Between November 18 and 19, 2019, CSO’s working to protect community livelihoods and environmental conservation against oil and gas threats in partnership with women and youth clean energy champion clubs from Queen Elizabeth landscape organised an exchange learning visit to Murchison fall National park.

The exchange learning visit was organised to help local communities in the above landscape to document and discuss the impacts of oil and gas activities on Murchison fall National Park.

The visit was after the Minister of Energy statement on inviting companies to bid for the five (5) oil blocks including Ngaji in the ongoing second licensing round which was announced in May 2019.

The statement was made on November 8, 2019 during Africa Oil Week in Cape Town, South Africa. The deadline for responding the Request for Qualification for the Second Licensing Round is on 31st December 2019.

During the exchange learning visit, Participants raised concern of why the Ministry of Energy is insisting on licensing out the Ngaji oil block for oil exploration. The block covers the Uganda side of Lake Edward and parts of Queen Elizabeth National Park that borders directly with the Virunga National Park in DR Congo, recognized as world heritage site and forms part of the same continuous ecosystem.

They also noted that allowing oil exploration would put local communities at a risk especially those that depend on Lake Edward and Queen Elizabeth National Park. It is estimated that over 200,000 fishermen and local communities such as Rwenshama, Katwe, Kisenyi, Kayanja depend on the resources.

Majority of the people in the Queen Elizabeth landscape are dependent on fishing and subsistence farming in case of any oil spill will definitely have a greater impact on their livelihoods. They will not ultimately earn the required income to meet their basic needs. This in turn infringes on their fundamental human rights. Apart from health ailments directly caused by the pollution, they will not meet the required nutritional values that are a prerequisite for normal life style. This will lead to the disintegration of the normal household values and ties.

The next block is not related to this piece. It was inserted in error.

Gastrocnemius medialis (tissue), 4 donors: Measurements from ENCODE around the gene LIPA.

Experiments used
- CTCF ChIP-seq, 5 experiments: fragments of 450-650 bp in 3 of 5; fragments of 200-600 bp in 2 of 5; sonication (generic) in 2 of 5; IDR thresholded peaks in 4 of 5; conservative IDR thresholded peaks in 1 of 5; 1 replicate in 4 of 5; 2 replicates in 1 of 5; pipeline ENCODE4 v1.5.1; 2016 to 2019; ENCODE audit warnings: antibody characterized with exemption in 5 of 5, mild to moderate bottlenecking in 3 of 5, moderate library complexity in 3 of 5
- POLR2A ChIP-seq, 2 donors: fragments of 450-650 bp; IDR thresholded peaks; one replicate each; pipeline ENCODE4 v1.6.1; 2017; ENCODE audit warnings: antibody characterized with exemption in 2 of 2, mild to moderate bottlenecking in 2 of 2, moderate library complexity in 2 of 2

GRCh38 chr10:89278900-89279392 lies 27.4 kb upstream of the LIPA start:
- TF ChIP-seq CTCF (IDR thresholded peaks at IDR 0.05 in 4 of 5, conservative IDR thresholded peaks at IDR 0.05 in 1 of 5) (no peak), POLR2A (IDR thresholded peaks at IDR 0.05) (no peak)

The youth and women clean energy group noted that oil and gas also has serious consequences for our wild lands and communities. They noted with concern that for example oil infrastructure projects in Murchison Fall National Park operate around the clock, disrupting wildlife, water sources human health, recreation and other aspects of the public lands that were set aside and held in trust for the Ugandan people. This is another source of worry especially communities which dependent on Lake Edward and Queen Elizabeth for fishing and tourism. They further noted that communities living along Lake and river in this case would suffer a massive blow if the oil activities pollute the fishing bodies in the region.

These oil developments will also affect the tourism sector which is one of the leading foreign exchange earners for the country. They noted that the Queen Elizabeth National Park is understandably one of the most popular in Uganda with diverse ecosystems, which include sprawling savanna, shady, humid forests, sparkling lakes and fertile wetlands. The national park is one of the natural resources which highly contribute to tourism sector earnings which totaled to over USD 1.6 bilion in the 2018/2019 financial year.

They further noted that to date, Queen Elizabeth National Park remains one of the most visited parks in Uganda. The park has 612 bird species, 95 animal species and 57 plant species. The park also has unique animals such as the Isasha climbing lions, toppi and others. Other animals in the park include elephants, hippos, leopards, civet cats, chimpanzees, monkeys and others. 

The participants were worried that with oil activities resulting in habitat loss, destruction of breeding grounds, disruption of animal migrations, population influx, noise and others, the animal and vegetation population in Queen Elizabeth National Park will suffer. Consequently, tourism will be affected leading to loss of revenues. 

Therefore, they called upon Ministry of Energy to stops plans to licence out Ngaji oil block, which covers eco sensitive areas such as Lake Edward and Queen Elizabeth National Park for oil exploration activities. Failure to do so will see Uganda blacklisted under UNESCO, in addition to destroying livelihoods of local fishing villages, cultivators, cattle keepers and others in the region. 

They also recommended that Ministry of Water and Environment urgently works with NEMA to ensure that the Environmental Sensitivity Atlas that was put in place in 2010 is operationalised. Decisions on whether to carry out oil activities in certain eco-sensitive areas or not should be based on the 2010 Environmental Sensitivity Atlas. This will enable Uganda to balance its oil development plans and environmental conservation.

Cyrus Kabaale, Community Livelihood Expert